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Putting A Modern Focuser On A Cave Astrola 8" f/4.5 RFT

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#1 JOEinCO

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Posted 13 October 2019 - 02:28 PM

I picked up a Cave Astrola 8" f/4.5 R.F.T. a couple of months back, and I have truly enjoyed using it. I was fortunate enough to find a scope that had the mirror refigured by Steve Swayze and recoated by Spectrum Coatings in late 2018. By all casual "testing" and perhaps more importantly to me, eyepiece results, this is a very good mirror now. 

 

But there's one problem. The focuser has been replaced with some mediocre old single-speed focuser. I love the mirror. I love the scope on my CGEM. I LOVE the rotating tube rings. But I hate the focuser. 

 

Besides it's awful "feel", I fear a far more significant problem: I think the drawtube is too long. Even without a collimating eyepiece in the 2" focuser drawtube - with nothing in the drawtube - I cannot see the edges or clips of the primary. Near as I can tell, I have an effective-6" mirror. shocked.gif 

 

Then again, I know just enough about this to hurt myself.... 

 

I know it's probably heresy, but the mirror is nice enough for me to warrant spending up for a Moonlite focuser or similar, and it was already a functional restoration, not an authentic restoration. With the rotating rings and a focuser with precision feel, everything I physically touch while observing will be "very nice" grin.gif . But does anyone have experience or suggestions on what works as far as drawtube length and such?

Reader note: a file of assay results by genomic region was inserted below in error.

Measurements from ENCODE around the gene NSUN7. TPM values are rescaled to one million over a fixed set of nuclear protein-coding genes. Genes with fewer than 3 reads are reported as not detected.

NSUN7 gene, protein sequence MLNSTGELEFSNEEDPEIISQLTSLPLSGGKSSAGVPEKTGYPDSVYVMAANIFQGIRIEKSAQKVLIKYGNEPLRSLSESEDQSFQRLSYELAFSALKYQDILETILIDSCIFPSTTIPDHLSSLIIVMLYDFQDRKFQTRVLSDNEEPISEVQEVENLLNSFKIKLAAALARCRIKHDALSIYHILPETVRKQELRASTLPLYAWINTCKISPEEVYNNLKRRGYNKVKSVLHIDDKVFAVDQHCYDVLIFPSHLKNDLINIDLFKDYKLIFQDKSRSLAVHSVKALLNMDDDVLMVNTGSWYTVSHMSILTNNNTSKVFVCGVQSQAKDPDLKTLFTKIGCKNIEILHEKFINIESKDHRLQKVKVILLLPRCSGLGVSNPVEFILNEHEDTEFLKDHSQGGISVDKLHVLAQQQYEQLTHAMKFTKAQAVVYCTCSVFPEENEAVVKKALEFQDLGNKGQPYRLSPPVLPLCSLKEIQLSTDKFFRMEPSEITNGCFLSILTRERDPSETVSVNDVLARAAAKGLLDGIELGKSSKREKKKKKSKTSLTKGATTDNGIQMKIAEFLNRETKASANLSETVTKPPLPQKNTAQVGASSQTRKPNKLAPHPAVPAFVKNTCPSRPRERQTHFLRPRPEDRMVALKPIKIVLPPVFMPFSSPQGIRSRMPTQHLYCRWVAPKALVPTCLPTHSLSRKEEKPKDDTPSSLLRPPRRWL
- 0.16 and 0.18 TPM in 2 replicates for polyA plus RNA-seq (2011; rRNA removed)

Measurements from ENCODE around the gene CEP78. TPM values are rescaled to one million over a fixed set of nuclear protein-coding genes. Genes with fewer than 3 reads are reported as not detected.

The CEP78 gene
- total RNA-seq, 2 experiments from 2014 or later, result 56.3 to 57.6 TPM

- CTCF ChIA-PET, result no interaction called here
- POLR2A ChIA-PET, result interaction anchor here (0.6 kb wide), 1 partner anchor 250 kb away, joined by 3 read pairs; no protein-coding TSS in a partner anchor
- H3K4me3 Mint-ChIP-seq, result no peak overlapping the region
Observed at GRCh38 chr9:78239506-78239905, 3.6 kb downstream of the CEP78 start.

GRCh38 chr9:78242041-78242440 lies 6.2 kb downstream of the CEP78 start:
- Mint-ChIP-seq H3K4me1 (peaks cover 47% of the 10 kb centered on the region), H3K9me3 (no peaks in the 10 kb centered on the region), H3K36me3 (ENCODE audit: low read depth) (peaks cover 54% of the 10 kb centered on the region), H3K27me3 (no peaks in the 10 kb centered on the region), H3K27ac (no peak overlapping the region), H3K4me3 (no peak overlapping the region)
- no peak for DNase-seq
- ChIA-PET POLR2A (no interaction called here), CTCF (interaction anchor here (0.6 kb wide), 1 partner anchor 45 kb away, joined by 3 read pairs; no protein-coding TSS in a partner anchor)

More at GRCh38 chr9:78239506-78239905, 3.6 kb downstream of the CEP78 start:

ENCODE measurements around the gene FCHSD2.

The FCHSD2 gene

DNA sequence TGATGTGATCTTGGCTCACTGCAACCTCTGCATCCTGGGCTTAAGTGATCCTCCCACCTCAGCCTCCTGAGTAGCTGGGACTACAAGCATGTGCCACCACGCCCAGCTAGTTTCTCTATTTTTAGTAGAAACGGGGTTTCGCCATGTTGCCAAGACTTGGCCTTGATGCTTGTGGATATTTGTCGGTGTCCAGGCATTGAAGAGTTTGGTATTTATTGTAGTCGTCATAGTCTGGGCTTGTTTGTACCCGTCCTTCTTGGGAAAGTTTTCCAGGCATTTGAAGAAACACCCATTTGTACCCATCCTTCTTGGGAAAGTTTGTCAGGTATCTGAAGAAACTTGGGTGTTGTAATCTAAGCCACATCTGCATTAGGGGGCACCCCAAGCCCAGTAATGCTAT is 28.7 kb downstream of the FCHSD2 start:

Some technical information that I know: The mirror's been refigured at 36-1/8" (f/4.52), from the original 36-1/16" (f/4.51). It has an Astro-Systems 1.83" secondary. Am I foolish to think the starting point is as simple as removing the focuser and mocking up a cardboard drawtube to hold in the OTA hole? To see what I can get away with? Also, part of my fear is that the secondary is the wrong size, but figuring that is above my pay grade. tongue2.gif  

 

What say ye, collective brain? I'm all ears.


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#2 Thaeland

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Posted 13 October 2019 - 03:57 PM

I believe your secondary may be a bit too small. Look at the link below.

Jon

http://www.loptics.c.../diagonals.html


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#3 JOEinCO

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Posted 13 October 2019 - 04:10 PM

I believe your secondary may be a bit too small. Look at the link below.
Jon

http://www.loptics.c.../diagonals.html

Using the "easy formula" from that page, I get 1.78". So rounding up goes to the 1.83" secondary I have. 

 

Looking at stuff like this online makes me think it's the long drawtube. And I've felt all along that I can't imagine Randy at Astro-Systems selling him the wrong size secondary,



#4 Thaeland

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Posted 13 October 2019 - 04:30 PM

The problem is 1.83 is not the recommended 1/4" to 1/2" larger than your 1.77" minimum. It's recommended to go to the next size up.

Jon

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Edited by Thaeland, 13 October 2019 - 04:32 PM.

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#5 JOEinCO

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Posted 13 October 2019 - 04:48 PM

Ahhhh!  Dang devilish details.....



#6 Thaeland

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Posted 13 October 2019 - 05:02 PM

The secondary should also be slightly offset. How does it look through the focuser?

Jon

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#7 Thaeland

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Posted 13 October 2019 - 05:10 PM

Read this....